Saturday, December 1, 2007

The History of Health Insurance in the US: Part II

Part II takes us through the passage of the Social Security bill in 1935. Social Security was intended to be “social security” including unemployment insurance, a national health plan, national health insurance, accident and disability insurance, old age pensions, and industrial accidents insurance. It never materialized to be true social security because of opposition from so many groups such as the AMA. Roosevelt only presented to Congress what he knew would be accepted. Unfortunately Congress didn’t have the same strength-of-character that Roosevelt had.
  • By 1917 most medical professionals and agencies supported the need for health insurance legislation at the federal level. There was also opposition from sectarian groups because they were excluded and pharmacists who thought it would cost them business while they would have to contribute to their employee’s health insurance.
  • In 1917, the president of the American Federation of Labor (AFL), Samuel Gompers, stated before the U.S. House of Representatives that when it came to federally funded health insurance, workers would rather rely on themselves than the government. He actually said that federally funded health care would promote workers to leave jobs because they would be guaranteed insurance wherever they worked.
  • At the same time, many of the private health insurance companies formed the Insurance Economics Society of America which blocked passage of any health insurance legislation.
  • The gains of the AALL were halted in 1917 by our participation in World War I.
  • Opponents of mandatory federal health insurance used the rising tide of anti German sentiments to stop all legislation by claiming that federal health insurance was a German concept and should be avoided at all costs.
  • The outpouring of anti German sentiment, fear of anything sounding like socialism, and higher physician incomes prevented any growth in federally funded health care through the 1920’s.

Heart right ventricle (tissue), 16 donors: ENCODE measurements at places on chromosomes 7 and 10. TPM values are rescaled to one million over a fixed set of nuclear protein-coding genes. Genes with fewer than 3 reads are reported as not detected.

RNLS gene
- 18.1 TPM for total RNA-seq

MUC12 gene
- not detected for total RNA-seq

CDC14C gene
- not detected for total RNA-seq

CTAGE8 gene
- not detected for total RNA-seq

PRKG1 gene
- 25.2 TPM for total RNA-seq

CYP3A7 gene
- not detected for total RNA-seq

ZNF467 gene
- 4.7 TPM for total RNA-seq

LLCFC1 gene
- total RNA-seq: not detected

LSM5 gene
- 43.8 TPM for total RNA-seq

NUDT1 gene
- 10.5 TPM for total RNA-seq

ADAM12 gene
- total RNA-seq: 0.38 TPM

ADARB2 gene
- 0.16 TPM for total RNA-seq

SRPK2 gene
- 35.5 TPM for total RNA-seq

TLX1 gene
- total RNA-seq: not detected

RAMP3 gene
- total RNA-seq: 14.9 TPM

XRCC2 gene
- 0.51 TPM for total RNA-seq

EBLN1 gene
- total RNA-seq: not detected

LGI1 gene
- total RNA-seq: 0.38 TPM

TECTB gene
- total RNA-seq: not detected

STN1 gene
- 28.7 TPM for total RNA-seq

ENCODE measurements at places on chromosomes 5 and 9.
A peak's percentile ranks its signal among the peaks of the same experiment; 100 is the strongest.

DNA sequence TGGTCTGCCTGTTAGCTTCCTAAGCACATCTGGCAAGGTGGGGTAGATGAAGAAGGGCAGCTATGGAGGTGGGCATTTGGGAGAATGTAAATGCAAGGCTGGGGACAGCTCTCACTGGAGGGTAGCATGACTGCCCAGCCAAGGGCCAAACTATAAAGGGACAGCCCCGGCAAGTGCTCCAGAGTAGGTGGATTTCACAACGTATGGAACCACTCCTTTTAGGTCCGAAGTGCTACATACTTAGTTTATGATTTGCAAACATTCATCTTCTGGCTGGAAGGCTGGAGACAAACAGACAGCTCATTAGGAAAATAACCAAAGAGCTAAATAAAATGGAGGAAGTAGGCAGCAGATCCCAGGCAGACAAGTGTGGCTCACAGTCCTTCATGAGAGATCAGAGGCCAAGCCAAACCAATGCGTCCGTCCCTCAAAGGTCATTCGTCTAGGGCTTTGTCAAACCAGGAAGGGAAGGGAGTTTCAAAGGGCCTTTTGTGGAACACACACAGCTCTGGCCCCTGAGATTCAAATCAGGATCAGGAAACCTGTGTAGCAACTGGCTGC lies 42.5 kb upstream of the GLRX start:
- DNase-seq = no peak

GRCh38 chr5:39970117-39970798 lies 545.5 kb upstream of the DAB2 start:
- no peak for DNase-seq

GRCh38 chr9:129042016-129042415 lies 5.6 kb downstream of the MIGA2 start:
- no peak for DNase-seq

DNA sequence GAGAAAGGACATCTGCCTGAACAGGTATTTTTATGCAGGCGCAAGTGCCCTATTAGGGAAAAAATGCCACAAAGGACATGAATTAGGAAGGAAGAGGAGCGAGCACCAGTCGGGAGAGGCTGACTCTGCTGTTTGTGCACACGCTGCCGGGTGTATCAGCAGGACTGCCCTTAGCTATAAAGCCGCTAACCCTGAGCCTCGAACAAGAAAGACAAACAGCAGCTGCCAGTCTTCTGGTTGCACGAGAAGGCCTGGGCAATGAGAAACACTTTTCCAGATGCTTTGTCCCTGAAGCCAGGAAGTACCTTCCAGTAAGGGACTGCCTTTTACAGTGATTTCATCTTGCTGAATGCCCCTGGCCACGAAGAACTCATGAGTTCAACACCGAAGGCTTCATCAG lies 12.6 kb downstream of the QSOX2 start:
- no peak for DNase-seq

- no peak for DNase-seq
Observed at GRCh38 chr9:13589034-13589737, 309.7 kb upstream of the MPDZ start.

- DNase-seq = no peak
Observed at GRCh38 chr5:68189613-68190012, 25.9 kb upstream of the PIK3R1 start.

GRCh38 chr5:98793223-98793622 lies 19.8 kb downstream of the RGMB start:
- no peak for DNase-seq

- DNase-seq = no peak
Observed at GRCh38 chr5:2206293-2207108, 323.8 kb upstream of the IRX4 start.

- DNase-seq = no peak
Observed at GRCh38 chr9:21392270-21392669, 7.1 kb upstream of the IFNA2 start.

• The depression in 1929 started a steep decline in hospital receipts and physician incomes and a renewed interest in health insurance within the medical community.
  • In 1929, the first modern group health insurance plan was established. Justin Ford Kimball, vice president of Baylor University in Waco, Texas, headed the Baylor College of Medicine, School of Nursing, College of Dentistry, and the university hospital. He developed a health plan that guaranteed teachers 21 days of hospital care for 50 cents a month. This became the prototype for the Blue Cross plans.
  • In 1934, the cross symbol was first used in an advertisement for the Hospital Service Association, today known as Blue Cross and Blue Shield of Minnesota.
  • In 1939, the Chicago-based American Hospital Association began using the Blue Cross symbol to signify that health plans across the country met certain standards.
  • The Blue Shield concept grew out in the lumber and mining camps of the Pacific Northwest about the same time Justin Ford Kimball, vice president of Baylor University, created his plan. The plan would provide medical care by paying monthly fees to medical service bureaus composed of groups of physicians.
  • The Blue Shield symbol was created in Buffalo, New York by Carl Metzger in 1939, and the first official Blue Shield plan was founded in California that same year.
  • In 1935, the Social Security Act is passed but national health insurance is omitted.

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